Selecting the best-sized fishing hook for your target fish species and having high-quality steel is one of the best decisions you can make to catch more fish.
I can’t count the number of fish I have lost due to using the wrong size and getting my hook straightened from low-quality steel. It is an experience I don’t want to repeat again. That is why I always put a lot of effort into selecting the best possible fishing hook for the situation.
This article is designed to answer all of your fishing hook questions – from the different sizes available and the different types of hooks. By the end of this article, you should have a much better understanding of which hooks you should be using.
Table of Contents
- 1 Understanding Fishing Hook Sizes
- 2 7 Types of Fishing Hooks
- 3 Conclusion
Understanding Fishing Hook Sizes
Hook sizes are famously confusing. This is because they initially start with a high number with reducing numbers indicating larger sizes, but when you reach size #1, it reverses and larger numbers indicate larger sizes.
It can be confusing but there are a few ways you can simplify it to make sense by splitting the numbering system into freshwater and saltwater hooks.
Freshwater Fishing Hooks
The smallest hook you would ever consider is a size #22 hook, which is tiny and is used for tying flies. As the size goes down the hook gets larger – up to a point! When you get to a size #1 hook, it begins to reverse and larger numbers become larger hooks.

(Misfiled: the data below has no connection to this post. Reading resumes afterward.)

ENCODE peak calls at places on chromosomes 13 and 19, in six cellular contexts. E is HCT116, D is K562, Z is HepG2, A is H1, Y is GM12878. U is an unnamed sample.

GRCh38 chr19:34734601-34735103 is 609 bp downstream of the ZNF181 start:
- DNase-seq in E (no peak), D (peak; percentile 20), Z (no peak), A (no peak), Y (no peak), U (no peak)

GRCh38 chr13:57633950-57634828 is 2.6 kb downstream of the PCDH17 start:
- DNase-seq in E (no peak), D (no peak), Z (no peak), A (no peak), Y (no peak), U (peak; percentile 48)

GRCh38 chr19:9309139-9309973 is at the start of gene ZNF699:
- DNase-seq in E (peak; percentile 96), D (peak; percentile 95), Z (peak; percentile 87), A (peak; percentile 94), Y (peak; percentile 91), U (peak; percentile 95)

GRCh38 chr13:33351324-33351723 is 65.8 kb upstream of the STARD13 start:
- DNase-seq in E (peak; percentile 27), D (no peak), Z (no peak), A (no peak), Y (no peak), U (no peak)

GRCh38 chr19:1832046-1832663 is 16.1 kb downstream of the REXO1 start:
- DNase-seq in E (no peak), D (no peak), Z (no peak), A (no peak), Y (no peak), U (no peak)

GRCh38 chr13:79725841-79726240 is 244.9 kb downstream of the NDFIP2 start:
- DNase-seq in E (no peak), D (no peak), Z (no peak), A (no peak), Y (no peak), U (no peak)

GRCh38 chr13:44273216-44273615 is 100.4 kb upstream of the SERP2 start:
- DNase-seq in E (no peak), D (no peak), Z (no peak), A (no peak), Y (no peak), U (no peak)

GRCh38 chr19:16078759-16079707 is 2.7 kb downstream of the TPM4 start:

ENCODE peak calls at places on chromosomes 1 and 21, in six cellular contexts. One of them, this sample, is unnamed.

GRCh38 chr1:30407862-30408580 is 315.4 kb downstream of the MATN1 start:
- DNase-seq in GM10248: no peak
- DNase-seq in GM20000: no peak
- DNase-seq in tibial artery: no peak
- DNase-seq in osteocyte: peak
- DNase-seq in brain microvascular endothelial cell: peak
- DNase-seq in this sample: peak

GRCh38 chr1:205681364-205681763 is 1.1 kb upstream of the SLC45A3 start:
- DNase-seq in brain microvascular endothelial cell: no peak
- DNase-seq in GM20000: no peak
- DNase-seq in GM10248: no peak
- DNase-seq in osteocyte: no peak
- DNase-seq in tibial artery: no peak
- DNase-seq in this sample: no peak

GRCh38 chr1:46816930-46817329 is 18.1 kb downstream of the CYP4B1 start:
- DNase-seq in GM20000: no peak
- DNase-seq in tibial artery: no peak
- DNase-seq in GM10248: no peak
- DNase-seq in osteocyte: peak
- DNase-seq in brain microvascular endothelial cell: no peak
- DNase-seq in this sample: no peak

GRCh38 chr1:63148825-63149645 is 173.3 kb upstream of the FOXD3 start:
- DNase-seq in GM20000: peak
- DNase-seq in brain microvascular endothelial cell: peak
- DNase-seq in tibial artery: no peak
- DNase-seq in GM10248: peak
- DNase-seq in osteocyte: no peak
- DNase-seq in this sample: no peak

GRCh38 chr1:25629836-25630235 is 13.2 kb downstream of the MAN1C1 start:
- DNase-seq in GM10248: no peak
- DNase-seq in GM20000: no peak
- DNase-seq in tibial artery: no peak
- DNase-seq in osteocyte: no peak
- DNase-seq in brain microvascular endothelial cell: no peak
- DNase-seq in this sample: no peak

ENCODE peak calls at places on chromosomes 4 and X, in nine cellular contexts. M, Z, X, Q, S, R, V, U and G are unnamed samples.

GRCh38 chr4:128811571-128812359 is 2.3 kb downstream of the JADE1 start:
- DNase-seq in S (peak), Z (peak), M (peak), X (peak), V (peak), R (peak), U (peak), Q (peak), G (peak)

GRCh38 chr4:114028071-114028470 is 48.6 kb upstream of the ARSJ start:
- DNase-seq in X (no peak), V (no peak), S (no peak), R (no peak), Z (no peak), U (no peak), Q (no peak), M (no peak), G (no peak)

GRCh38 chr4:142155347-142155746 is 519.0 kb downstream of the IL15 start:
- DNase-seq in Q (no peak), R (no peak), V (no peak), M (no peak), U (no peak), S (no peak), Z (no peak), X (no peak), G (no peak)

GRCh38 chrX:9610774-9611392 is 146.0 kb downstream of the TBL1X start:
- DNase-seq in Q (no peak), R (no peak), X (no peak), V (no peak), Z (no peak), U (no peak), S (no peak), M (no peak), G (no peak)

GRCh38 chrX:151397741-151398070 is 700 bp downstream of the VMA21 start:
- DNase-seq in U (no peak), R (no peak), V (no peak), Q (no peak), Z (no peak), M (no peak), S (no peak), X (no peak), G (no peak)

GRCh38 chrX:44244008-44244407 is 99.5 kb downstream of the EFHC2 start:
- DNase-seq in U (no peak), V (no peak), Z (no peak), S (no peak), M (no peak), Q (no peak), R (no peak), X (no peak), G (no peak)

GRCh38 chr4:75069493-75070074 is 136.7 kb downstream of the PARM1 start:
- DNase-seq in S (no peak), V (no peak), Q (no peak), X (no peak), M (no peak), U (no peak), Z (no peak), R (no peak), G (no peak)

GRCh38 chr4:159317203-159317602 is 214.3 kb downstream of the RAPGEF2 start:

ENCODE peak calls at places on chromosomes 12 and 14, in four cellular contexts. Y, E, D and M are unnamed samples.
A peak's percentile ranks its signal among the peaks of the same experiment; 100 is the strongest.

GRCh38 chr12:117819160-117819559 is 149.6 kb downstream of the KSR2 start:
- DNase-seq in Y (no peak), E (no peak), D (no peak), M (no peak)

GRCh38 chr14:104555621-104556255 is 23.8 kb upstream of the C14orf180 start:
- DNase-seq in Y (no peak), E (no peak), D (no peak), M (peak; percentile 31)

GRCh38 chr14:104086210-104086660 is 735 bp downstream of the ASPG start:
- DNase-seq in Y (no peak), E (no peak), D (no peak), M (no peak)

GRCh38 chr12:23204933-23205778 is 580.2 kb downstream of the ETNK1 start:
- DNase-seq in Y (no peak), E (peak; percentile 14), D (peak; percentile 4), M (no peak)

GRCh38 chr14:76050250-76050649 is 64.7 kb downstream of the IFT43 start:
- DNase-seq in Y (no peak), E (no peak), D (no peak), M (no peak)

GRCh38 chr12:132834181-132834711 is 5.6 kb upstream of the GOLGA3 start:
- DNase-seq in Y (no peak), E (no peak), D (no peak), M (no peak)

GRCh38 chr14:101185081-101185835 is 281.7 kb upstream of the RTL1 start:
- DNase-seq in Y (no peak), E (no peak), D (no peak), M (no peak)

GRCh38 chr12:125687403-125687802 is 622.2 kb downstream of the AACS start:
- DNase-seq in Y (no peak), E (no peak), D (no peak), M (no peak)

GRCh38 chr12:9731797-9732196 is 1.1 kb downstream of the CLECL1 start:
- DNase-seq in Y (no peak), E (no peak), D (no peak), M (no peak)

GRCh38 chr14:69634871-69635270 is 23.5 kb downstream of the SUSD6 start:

Saltwater Fishing Hooks
Once you get to a size #1 hook, then the next size up is a size #1/0 hook, then a size #2/0 hook, and so on. This can become confusing very quickly.
Most anglers refer to size #1 hooks and smaller as being freshwater hooks and size #1/0 and larger as saltwater hooks.
The largest hook is a size #10/0 which is suitable for big game fish and sharks.
Recommended Fishing Hook Sizes for Different Species
The size of hook you choose should be based on the size of your bait first and the size of your target species second, but we have made some simple recommendations to get you started.
- Size #22 – Fly Fishing Flies
- Size #12 – Bluegill
- Size #8 – Trout
- Size #6 – Bream
- Size #4 – Carp
- Size #2 – Flathead
- Size #1 – Salmon
- Size #2/0 – Bass
- Size #4/0 – Coral Trout
- Size #8/0 – Kingfish
- Size #10/0 – Sharks and big gamefish
The final comment on fishing hook sizes is that different manufacturers will have slightly different shank lengths even when comparing the same hook size. Keep this in mind when looking at which hook to buy.
This video by BadAngling gives a great overview of the different fish hook sizes and shows the different shank lengths and gaps.
Barbed vs Barbless
Another difference between hooks is whether they contain a barb on the end of the hook. The advantage of the barb is that the hook is much more likely to get stuck in the fish’s mouth, although they have fallen out of popularity over recent years.
Many locations have banned the use of barbed hooks because they cause more damage to a fish during removal even when catching and releasing.
Barbed hooks also take a long time to rust away if the line breaks and the hook gets left in the fish’s mouth. Stainless steel hooks will take a very long time to corrode away so be extremely careful when using a stainless steel barbed hook.
7 Types of Fishing Hooks
1. Bait Hook
Bait hooks are the most commonly found type of hook. They often have barbs attached to the shank to help keep the bait in place.
They are extremely versatile and can be used for most types of fishing. You should certainly have a variety of bait hook sizes in your tackle box at all times.
Small barbs attached to the shank help to keep your bait in place. Using a bait hook means you will lose less bait to fish nibbles or hitting structures.
The barbs can do a lot of damage to the fish when swallowed whole and when removed from deep in the fish’s gut. You should only use a bait hook when you intend on eating your catch.
When to Use a Bait Hook?